This article provides an example of how you can format a field with date data type to a string field with a different format. This article is only relevant when using the legacy propriety scripting language (BrainScript) within the Transform (Superseded) node. We recommend using the Transform node which supports Python. See this article for an example of how to use the Transform node and the Transform node section of the online documentation for further details.
You will notice that when you output a field that has been formatted as a date data type, the output takes the format YYYY-MM-DD. There are times you may want or must change the format of the output e.g. you want your report to show the date as MMM-YYYY or because a downstream application expects a specific format, such as DD-MMM-YYYY.
If you already have a field formatted as a date, you can use the day(), month() and year() functions to help you extract the various parts of the date and piece it back together into the format of your choosing.
Example: Format my date field 'myDate' into a string with format DD-MMM-YYYY i.e. "2017-11-01" becomes "01-Nov-2017"
1) First, identify the day, month, and year components from my date field
I can use the following to extract the day, month and year:
myDay = 'myDate'.day() # Extract day from date i.e. 1
myMonth = 'myDate'.month() # Extract month from date i.e. 11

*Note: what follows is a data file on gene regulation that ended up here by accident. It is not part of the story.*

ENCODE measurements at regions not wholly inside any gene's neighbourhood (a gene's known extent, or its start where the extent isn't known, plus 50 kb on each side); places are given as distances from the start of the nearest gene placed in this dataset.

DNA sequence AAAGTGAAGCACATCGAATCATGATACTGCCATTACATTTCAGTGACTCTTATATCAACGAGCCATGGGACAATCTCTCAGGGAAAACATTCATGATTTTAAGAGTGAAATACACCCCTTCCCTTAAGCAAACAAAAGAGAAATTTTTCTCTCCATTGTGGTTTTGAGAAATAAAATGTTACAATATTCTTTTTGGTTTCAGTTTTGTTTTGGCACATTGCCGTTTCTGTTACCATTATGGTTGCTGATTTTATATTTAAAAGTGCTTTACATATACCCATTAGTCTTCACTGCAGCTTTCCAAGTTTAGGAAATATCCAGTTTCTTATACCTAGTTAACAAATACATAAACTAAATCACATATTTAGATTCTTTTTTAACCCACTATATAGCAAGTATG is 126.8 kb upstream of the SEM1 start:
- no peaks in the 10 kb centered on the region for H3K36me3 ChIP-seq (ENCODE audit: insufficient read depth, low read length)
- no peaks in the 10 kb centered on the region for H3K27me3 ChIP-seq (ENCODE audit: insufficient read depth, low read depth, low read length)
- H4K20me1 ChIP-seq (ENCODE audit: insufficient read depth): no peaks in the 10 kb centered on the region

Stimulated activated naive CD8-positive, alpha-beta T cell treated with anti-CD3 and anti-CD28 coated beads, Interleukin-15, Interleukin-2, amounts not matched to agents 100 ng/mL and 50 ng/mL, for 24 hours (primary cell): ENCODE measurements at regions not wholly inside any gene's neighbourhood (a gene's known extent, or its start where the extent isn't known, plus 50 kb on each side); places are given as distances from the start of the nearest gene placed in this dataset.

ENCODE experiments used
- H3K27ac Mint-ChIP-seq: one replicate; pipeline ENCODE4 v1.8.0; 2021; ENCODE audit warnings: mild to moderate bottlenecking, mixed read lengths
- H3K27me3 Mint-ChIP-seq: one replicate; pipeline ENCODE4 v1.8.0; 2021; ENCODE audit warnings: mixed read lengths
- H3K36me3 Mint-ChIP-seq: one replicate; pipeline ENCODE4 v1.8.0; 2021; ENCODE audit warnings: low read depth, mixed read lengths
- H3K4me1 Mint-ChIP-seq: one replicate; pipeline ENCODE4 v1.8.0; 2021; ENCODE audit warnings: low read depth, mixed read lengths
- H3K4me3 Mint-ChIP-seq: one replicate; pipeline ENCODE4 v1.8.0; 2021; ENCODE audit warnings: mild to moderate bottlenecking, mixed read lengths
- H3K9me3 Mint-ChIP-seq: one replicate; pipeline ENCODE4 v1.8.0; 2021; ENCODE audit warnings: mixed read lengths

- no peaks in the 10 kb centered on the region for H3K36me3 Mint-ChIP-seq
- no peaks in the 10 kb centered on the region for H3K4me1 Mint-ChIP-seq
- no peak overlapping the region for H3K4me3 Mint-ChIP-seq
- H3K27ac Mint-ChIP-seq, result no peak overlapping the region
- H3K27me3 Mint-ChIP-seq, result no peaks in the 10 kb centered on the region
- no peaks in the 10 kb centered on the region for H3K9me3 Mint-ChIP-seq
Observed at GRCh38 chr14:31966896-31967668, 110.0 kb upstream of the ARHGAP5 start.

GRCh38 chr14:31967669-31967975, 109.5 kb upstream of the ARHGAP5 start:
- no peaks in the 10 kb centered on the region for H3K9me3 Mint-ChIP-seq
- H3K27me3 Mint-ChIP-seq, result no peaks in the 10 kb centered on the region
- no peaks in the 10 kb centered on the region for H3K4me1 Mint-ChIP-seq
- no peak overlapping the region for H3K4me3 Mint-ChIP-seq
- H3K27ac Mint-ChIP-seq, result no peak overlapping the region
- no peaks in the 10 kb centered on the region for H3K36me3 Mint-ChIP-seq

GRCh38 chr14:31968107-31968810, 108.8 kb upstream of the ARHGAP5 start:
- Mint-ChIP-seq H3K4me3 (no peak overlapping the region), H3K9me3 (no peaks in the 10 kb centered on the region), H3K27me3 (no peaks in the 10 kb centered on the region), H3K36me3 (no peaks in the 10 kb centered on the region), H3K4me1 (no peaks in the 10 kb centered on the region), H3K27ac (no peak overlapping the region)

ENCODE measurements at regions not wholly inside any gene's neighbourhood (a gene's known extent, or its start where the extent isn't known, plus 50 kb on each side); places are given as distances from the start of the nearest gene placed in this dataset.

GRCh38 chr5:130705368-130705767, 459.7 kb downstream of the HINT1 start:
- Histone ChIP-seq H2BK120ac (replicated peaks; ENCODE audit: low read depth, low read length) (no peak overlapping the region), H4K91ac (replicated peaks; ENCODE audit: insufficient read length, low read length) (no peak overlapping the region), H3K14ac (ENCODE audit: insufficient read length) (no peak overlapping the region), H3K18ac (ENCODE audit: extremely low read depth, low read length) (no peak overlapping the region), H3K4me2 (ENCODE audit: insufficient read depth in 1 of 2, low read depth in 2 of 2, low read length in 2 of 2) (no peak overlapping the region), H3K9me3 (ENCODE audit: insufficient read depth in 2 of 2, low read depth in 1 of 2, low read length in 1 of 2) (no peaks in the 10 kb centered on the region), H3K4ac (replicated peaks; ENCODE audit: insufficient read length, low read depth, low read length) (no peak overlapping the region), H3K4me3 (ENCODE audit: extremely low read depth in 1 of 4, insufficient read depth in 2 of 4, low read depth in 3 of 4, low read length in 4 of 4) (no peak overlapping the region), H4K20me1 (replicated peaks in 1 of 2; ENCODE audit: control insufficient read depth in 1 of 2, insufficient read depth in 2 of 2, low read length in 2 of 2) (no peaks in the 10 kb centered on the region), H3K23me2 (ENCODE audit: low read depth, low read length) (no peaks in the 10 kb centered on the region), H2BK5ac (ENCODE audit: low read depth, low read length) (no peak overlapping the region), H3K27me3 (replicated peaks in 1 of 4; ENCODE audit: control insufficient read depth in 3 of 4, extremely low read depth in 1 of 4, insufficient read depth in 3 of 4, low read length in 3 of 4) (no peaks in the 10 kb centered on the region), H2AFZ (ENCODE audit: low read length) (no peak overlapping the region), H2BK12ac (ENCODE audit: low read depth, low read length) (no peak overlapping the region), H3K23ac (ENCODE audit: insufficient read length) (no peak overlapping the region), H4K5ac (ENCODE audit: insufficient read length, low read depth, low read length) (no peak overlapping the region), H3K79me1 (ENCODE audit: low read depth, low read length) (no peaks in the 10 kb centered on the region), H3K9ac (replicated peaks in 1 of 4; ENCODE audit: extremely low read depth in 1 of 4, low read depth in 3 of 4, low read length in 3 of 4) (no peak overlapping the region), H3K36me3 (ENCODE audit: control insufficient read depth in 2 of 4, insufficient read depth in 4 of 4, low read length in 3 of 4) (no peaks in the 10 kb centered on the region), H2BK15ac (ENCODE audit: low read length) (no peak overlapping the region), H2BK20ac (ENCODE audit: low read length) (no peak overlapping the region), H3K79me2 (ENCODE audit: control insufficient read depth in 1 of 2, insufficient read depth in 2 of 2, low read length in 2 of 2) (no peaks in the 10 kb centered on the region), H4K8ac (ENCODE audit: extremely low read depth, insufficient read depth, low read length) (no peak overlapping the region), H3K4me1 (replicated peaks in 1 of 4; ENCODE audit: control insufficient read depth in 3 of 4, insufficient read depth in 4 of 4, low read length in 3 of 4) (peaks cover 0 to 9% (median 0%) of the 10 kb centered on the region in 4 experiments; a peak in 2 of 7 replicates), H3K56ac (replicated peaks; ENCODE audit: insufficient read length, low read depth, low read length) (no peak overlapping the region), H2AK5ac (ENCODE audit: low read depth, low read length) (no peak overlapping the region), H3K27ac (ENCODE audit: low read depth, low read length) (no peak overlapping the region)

myYear = 'myDate'.year() # Extract year from date i.e. 2017
If I emit these new variables, my data will look this the following:
2) Then pad the day value to ensure it is always two characters long
Note these functions return an integer value but I want to ensure that my day value is always two characters long i.e. "01" instead of "1" for January.
I can use the pad() function on myDay field to add leading zeros - the pad() function can be used on string values so I will first need to use the str() function to convert the myDay field to a string data type:
myDay = myDay.str().pad(2)
Now my data looks like this:
3) Convert the month integer to a three-character string i.e. "Jan" for January
I can use conditional logic to perform this conversion:
if myMonth == 1 then "Jan"
else if myMonth == 2 then "Feb"
else if myMonth == 3 then "Mar"
else if myMonth == 4 then "Apr"
else if myMonth == 5 then "May"
else if myMonth == 6 then "Jun"
else if myMonth == 7 then "Jul"
else if myMonth == 8 then "Aug"
else if myMonth == 9 then "Sep"
else if myMonth == 10 then "Oct"
else if myMonth == 11 then "Nov"
4) Finally, I can piece all the components together in my desired order DD-MMM-YYYY
myNewDate = myDay + "-" + myMonth_mmm + "-" + myYear
- An example data flow with the above functions are attached to this article.
- If your date field isn't already formatted as a date, you can take a similar approach as above but using the left(), right() and substr() functions to extract the relevant characters from your string value.
- If you find that you often convert the integer results to a string value (like in step 3) or you simply want an easier way to share your great logic with your team members, then it is a great idea to save the logic as your own custom library node. For more information: Advanced topics > Creating library nodes
- You can take the same approach with time data types as well, using functions like hour(), minutes() and seconds().